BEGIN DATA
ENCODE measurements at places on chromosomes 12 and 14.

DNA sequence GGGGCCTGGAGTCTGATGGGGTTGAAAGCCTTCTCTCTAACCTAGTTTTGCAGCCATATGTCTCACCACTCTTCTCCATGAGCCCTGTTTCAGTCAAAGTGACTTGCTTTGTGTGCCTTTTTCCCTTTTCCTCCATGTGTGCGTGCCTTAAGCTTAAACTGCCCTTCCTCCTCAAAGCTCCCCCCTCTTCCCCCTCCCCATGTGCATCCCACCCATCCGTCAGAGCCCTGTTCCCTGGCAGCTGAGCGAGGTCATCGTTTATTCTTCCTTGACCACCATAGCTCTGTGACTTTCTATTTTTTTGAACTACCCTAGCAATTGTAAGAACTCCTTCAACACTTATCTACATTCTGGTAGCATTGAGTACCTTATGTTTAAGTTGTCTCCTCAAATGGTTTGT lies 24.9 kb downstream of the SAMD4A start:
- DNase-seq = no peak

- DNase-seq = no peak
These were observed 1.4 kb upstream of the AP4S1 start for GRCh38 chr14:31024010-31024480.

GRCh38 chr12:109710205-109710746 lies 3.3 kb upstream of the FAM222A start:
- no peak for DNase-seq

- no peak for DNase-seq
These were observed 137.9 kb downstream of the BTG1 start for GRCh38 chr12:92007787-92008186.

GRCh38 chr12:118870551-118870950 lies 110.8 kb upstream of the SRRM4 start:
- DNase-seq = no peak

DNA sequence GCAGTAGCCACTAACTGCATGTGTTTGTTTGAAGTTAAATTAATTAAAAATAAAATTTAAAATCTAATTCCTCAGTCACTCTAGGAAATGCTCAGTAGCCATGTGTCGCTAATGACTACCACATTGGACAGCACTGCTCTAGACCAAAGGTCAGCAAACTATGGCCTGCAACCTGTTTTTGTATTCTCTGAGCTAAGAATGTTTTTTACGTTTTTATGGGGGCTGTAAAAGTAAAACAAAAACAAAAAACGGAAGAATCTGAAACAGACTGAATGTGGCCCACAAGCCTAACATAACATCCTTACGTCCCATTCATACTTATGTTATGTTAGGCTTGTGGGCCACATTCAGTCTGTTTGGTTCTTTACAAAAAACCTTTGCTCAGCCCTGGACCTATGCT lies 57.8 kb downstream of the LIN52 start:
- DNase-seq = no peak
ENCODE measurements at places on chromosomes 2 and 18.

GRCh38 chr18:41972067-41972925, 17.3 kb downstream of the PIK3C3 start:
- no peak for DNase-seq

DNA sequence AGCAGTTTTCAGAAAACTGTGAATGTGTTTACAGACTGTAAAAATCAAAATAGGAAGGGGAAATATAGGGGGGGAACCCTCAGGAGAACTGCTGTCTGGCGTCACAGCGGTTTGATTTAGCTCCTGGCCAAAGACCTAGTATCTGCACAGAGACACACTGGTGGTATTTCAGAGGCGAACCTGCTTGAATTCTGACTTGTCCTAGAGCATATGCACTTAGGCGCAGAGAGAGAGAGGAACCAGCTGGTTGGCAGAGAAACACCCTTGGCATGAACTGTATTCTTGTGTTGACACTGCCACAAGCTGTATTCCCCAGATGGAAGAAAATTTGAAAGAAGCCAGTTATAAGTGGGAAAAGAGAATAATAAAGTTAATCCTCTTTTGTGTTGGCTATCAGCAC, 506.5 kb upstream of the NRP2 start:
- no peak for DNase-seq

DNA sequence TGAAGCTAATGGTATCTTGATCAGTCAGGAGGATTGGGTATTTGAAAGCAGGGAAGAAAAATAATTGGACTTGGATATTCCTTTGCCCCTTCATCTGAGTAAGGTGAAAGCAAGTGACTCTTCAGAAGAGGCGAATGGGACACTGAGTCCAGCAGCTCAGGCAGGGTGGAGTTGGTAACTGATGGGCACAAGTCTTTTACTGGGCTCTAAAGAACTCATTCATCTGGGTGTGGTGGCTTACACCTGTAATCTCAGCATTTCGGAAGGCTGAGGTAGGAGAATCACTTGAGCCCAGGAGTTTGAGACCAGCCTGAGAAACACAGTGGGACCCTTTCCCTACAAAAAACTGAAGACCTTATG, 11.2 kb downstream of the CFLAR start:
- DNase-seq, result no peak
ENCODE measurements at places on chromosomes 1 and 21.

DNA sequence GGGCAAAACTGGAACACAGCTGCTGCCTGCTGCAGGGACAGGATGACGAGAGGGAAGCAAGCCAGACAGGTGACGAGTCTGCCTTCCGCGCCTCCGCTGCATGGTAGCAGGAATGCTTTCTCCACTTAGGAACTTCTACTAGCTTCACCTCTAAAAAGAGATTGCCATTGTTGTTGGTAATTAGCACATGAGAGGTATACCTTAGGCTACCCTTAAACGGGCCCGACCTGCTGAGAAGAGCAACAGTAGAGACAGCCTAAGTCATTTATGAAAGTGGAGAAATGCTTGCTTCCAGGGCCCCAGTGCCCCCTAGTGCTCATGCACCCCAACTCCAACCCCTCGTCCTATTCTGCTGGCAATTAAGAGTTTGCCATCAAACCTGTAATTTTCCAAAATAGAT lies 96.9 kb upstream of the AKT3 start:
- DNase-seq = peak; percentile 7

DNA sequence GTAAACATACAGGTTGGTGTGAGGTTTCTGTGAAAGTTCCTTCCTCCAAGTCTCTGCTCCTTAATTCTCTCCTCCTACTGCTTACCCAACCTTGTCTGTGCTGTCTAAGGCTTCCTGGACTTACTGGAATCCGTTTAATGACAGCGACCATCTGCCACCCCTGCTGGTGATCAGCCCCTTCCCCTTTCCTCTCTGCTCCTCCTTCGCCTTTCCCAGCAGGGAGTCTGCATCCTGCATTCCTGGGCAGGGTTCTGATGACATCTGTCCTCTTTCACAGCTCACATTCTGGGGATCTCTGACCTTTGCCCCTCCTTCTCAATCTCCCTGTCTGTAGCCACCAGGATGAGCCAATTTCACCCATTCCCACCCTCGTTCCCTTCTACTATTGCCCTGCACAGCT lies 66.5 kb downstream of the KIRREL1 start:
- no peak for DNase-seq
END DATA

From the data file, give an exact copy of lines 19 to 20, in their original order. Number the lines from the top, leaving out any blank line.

DNA sequence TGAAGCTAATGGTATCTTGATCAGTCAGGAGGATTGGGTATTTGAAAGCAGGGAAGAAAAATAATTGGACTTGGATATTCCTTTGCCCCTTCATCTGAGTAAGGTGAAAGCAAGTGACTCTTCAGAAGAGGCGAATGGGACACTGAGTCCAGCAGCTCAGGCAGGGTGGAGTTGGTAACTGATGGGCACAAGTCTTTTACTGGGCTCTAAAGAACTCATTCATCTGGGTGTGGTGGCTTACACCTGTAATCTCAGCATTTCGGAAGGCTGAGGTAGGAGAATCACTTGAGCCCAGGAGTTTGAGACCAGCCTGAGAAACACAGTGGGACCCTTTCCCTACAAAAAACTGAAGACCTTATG, 11.2 kb downstream of the CFLAR start:
- DNase-seq, result no peak